From Sea of Stars to Baldur's Gate 3: What makes a good RPG city?
RPGs are known for their numbers. The numbers that increase when you win a battle. The number of dialogue options in a conversation. The number of lev...
RPGs are known for their numbers. The numbers that increase when you win a battle. The number of dialogue options in a conversation. The number of levels you have to reach to challenge a tough boss, or the number of available endings, or the number of abilities you can equip at once. But a part of what makes an RPG successful cannot be quantified. It's something simple yet undefinable. How does it feel to play the game in the time between major events? How does it feel to inhabit the world of the game? Are there characters worth talking to? And is the place they live in interesting?
Sea of Stars is a fantastic RPG. That's what I said in my review here. I also mentioned that one of its only real issues is that its cities are simply not very well-designed.
I grew up with Pokémon. Red, Blue, and Yellow were the first RPGs I ever played, and they set a standard for what this type of game could achieve with its inhabited areas. In those Pokémon games for the Game Boy, you could enter every building (unless there was a story reason for it to be locked) and talk to the people inside. Often, they would only have a sentence or two to say, but that small amount of dialogue helped bring the world to life.
The studio Sabotage has created Sea of Stars in the style of RPGs from the 90s, but only manages to capture this aspect sporadically. Similar to Cyberpunk 2077, there are many doors that are inexplicably locked, especially in Brisk, an early-accessible port town. As a result, the cities that could make the world come alive and feel immersive instead appear somewhat disappointing. Playing Sea of Stars makes me contemplate what exactly makes a good RPG city. Is it solely about being able to interact with everyone? Is there more to it?
It depends on the type of role-playing game we're discussing. In a vast, expansive, 3D open-world game like The Witcher 3, it doesn't seem fair to expect every NPC to have fully voiced dialogues. If an NPC is only there to sing a few lines of "Singing in the Rain" as I pass by in Novigrad, so be it. The background conversation approach used in Final Fantasy VII Remake is a clever way to shape a world without needing to provide a dialogue tree for every NPC. In fact, I would love to see more developers adopt this presentation concept directly.
Others have gone even further. Rockstar Games shouldn't be the benchmark for the industry because it has much more money and time to perfect projects than most other developers (and its pursuit of perfection has historically led to reports of overtime). However, Red Dead Redemption 2 is the rare open-world game where you can talk to every single person in the world. Even in such an expansive city like Saint Denis, everyone can engage in conversation with you. This makes the world feel real, but it's also not achievable for most studios.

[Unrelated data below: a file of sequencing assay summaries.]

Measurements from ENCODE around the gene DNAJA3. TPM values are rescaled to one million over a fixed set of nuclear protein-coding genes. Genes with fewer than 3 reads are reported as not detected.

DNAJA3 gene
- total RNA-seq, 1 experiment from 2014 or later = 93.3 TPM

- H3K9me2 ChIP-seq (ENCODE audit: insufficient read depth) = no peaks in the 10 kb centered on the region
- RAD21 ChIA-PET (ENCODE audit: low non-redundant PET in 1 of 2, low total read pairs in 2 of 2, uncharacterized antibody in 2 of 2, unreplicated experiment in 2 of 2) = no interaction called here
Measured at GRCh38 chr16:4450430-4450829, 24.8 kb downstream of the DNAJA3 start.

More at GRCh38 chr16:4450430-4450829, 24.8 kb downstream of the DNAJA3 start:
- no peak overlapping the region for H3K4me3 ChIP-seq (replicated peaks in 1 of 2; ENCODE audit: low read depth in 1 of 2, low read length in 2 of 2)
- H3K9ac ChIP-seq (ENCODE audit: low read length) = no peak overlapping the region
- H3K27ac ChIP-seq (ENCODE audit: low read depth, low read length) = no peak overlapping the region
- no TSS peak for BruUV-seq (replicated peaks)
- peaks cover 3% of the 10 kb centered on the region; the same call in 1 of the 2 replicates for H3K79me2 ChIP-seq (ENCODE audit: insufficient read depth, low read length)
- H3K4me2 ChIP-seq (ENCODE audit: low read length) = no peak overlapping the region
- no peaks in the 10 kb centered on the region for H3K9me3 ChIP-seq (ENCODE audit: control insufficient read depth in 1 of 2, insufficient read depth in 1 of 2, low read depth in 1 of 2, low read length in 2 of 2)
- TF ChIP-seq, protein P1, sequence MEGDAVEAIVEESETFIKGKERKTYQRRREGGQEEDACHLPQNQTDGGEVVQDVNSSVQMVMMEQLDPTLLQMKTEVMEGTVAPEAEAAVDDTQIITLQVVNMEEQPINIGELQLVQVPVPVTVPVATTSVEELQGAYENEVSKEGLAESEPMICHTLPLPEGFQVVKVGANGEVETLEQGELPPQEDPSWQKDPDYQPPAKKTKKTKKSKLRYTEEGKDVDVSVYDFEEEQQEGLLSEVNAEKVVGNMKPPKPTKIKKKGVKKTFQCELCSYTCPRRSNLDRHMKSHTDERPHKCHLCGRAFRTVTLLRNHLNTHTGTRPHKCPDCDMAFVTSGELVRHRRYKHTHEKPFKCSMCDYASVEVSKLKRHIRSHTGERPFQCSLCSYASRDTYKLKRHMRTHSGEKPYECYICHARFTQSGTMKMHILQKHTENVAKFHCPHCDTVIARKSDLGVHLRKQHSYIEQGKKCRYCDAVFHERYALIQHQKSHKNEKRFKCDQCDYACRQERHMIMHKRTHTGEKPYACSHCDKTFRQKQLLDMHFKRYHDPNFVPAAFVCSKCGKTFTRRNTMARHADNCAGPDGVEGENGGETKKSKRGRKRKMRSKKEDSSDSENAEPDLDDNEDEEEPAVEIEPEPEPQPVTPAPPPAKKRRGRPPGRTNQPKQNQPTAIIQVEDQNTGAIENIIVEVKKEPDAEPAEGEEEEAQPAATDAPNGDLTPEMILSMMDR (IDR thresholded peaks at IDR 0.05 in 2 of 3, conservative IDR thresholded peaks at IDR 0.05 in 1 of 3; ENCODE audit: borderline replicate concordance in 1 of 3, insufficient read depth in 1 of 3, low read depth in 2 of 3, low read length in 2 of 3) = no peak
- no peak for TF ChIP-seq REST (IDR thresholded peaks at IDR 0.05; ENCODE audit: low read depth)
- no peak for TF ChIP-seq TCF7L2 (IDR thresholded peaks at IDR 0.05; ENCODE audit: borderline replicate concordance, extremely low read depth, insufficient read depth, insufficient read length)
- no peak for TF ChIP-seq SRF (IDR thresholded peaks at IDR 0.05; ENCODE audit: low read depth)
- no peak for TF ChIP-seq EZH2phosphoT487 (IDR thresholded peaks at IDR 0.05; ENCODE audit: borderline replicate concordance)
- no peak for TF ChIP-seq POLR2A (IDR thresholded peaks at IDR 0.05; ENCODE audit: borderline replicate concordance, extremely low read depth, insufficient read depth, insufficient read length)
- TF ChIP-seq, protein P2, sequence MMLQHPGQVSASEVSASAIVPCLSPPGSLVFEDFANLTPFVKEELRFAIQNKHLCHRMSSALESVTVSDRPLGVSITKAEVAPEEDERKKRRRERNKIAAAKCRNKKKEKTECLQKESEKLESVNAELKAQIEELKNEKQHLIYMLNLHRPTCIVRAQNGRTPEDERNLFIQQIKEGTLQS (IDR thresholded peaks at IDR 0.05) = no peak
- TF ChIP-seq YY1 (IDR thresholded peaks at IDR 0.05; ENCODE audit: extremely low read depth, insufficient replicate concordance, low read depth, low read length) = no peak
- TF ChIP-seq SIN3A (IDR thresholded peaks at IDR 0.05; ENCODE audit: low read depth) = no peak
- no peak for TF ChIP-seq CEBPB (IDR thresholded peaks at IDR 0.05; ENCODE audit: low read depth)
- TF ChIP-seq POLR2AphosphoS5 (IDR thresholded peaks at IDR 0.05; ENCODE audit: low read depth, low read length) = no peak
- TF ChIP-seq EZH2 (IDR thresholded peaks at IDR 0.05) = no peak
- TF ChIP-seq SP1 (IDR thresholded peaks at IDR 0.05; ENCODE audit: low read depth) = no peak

Currently, I'm playing Baldur's Gate 3. It's a game, like Red Dead Redemption 2, that would be challenging for most studios to accomplish, with seemingly endless possibilities that extend from the crash site of the Nautiloid, where the game truly begins. Your early adventures can lead you to various settlements. There's the Druid Grove, the infected village, and the Goblin Camp. Each settlement is packed with numerous NPCs, and there are many small interactions that can take place with each of them. A mischievous trader might distract you while another steals and hides your gold. You could attempt to guide an owlbear through an obstacle course to earn its freedom. You could walk into a barn and catch an ogre indulging in merriment with a goblin rogue.
Ultimately, a game can evoke a similar feeling even with a much smaller budget. An old man sitting in his house in Pokémon may do nothing more than utter a single line. However, if that line is memorable, it contributes to painting that piece of the world. Alternatively, developers could place a useful item in the trash can in the corner of the room. Or the character could be running around the house because they're late for work. All these things don't require cutting-edge technology; they just require some thought on how to design the world. No matter where you go, it feels like things are happening, even if they're smaller in scale.
Ultimately, that's all I really want from an RPG city. The "happening" could be Team Rocket using the supermarket in the center of town as their base. Or it could be a druid trapped in the dungeons beneath a goblin camp. When the location and characters come together in the right way, it can give you the feeling of being part of something bigger; as if you're more than just a number in a world where numbers increase.